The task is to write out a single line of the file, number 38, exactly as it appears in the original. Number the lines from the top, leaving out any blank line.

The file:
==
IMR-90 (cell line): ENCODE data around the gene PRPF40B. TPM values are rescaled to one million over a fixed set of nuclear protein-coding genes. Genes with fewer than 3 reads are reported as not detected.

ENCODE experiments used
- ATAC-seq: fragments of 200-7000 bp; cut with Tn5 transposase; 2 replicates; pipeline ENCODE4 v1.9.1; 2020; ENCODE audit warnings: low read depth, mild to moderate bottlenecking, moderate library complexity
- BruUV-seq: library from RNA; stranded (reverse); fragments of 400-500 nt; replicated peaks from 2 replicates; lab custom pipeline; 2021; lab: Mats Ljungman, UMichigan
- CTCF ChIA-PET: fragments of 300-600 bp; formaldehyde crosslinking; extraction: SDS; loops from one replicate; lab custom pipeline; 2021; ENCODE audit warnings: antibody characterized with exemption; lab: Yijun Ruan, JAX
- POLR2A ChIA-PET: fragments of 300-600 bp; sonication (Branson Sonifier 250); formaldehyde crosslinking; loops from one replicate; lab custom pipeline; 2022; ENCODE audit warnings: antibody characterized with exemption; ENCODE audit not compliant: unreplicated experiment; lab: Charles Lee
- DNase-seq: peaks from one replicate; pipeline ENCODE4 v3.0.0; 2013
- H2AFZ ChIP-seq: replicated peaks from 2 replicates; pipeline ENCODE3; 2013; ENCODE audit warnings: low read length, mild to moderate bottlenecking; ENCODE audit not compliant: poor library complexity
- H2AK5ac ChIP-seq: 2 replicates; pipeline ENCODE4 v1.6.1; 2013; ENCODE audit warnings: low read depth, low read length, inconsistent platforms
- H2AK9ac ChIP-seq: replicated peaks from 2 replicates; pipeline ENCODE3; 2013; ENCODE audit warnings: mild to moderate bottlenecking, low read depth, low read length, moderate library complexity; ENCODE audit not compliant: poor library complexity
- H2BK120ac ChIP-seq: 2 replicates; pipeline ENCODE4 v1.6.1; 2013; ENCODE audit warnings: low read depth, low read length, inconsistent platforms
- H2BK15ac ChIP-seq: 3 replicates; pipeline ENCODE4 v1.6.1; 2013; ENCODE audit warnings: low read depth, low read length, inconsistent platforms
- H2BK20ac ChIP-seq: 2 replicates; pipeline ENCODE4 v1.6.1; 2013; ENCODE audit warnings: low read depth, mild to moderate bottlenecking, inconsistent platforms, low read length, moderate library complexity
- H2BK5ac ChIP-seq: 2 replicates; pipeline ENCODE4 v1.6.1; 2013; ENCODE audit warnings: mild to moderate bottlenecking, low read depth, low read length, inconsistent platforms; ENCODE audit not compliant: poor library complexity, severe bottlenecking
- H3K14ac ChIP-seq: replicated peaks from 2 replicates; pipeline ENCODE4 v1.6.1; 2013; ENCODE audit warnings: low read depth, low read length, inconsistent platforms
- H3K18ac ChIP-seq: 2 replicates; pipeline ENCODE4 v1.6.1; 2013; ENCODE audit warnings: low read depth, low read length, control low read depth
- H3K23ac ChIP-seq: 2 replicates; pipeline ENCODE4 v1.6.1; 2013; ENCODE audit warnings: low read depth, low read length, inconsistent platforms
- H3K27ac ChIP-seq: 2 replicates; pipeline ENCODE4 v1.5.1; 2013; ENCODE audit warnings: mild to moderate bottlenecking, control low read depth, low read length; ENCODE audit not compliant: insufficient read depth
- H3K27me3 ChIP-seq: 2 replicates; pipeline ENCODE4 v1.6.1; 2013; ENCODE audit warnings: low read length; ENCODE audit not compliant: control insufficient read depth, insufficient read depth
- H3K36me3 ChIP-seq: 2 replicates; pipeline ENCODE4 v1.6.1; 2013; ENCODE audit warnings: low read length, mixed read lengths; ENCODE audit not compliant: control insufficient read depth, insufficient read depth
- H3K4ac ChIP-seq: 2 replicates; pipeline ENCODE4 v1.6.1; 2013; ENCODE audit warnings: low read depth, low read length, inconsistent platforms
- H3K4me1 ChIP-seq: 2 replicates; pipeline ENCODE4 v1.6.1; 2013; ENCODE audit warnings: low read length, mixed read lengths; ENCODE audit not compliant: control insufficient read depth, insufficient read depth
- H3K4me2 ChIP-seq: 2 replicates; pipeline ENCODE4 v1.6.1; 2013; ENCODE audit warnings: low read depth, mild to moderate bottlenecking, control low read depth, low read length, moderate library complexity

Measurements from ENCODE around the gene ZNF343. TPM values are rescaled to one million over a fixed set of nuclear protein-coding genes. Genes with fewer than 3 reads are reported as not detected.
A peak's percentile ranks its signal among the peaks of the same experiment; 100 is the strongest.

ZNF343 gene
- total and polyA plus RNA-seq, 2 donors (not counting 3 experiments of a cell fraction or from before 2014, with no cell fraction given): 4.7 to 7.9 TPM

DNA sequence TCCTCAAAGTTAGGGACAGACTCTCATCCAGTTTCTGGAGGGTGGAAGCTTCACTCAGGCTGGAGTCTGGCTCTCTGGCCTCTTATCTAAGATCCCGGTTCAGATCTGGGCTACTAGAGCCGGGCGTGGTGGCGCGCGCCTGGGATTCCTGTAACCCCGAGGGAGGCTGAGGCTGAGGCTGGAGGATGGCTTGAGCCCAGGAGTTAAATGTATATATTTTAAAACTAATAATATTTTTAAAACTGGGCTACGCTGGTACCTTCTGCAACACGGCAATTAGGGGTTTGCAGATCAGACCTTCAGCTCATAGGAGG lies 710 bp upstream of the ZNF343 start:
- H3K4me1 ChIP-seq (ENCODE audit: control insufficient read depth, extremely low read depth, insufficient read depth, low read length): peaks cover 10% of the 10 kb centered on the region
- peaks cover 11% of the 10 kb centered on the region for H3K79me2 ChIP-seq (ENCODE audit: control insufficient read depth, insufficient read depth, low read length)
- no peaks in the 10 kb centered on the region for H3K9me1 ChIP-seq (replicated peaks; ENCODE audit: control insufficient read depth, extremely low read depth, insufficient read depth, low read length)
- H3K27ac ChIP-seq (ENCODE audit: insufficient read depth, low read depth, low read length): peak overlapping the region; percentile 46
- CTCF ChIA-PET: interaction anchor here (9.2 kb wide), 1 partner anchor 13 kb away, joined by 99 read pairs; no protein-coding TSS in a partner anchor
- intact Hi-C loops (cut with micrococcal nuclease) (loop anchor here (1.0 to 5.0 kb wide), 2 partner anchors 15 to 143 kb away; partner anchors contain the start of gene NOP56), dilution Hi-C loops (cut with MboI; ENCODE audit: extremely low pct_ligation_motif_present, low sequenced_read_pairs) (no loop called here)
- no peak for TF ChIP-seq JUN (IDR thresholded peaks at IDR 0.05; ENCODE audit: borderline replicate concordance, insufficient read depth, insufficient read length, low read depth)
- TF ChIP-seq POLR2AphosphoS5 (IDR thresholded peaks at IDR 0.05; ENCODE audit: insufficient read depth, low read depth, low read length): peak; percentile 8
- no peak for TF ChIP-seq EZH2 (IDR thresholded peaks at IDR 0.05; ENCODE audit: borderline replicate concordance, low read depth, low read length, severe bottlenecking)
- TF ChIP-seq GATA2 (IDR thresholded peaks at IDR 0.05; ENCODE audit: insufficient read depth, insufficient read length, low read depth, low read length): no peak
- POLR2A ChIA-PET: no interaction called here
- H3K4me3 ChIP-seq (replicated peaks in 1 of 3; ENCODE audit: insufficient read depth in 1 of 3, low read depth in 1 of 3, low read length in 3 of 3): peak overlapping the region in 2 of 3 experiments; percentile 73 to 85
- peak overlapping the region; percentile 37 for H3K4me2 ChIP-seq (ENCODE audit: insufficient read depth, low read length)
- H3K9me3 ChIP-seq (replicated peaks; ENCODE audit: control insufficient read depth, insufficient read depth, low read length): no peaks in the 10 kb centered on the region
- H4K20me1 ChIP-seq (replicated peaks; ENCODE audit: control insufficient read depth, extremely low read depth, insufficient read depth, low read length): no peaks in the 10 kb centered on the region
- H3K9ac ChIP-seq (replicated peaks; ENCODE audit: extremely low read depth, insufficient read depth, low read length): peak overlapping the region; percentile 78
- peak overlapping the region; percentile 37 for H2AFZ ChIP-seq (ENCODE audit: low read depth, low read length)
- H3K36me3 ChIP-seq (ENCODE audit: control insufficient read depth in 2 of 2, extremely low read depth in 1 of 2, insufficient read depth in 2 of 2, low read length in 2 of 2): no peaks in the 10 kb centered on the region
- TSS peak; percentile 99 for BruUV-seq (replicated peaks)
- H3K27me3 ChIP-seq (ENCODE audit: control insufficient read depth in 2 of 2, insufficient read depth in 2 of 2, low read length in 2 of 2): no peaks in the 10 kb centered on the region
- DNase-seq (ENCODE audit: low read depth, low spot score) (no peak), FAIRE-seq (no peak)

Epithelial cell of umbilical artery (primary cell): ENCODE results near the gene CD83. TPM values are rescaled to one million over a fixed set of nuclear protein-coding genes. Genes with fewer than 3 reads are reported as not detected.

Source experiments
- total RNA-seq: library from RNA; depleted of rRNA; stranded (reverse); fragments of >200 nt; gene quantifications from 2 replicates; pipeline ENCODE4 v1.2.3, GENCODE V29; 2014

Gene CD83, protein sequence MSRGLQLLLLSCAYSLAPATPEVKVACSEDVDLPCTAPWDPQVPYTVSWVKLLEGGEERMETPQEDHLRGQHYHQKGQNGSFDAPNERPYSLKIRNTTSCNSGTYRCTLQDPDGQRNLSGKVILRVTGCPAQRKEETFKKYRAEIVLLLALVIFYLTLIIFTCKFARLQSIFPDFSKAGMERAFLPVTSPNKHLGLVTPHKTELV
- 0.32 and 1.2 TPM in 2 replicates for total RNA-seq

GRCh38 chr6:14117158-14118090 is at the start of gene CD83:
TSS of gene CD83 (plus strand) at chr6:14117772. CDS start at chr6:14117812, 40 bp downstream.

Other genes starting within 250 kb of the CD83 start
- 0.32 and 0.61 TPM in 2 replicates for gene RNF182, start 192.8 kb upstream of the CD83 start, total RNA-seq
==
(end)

- TF ChIP-seq GATA2 (IDR thresholded peaks at IDR 0.05; ENCODE audit: insufficient read depth, insufficient read length, low read depth, low read length): no peak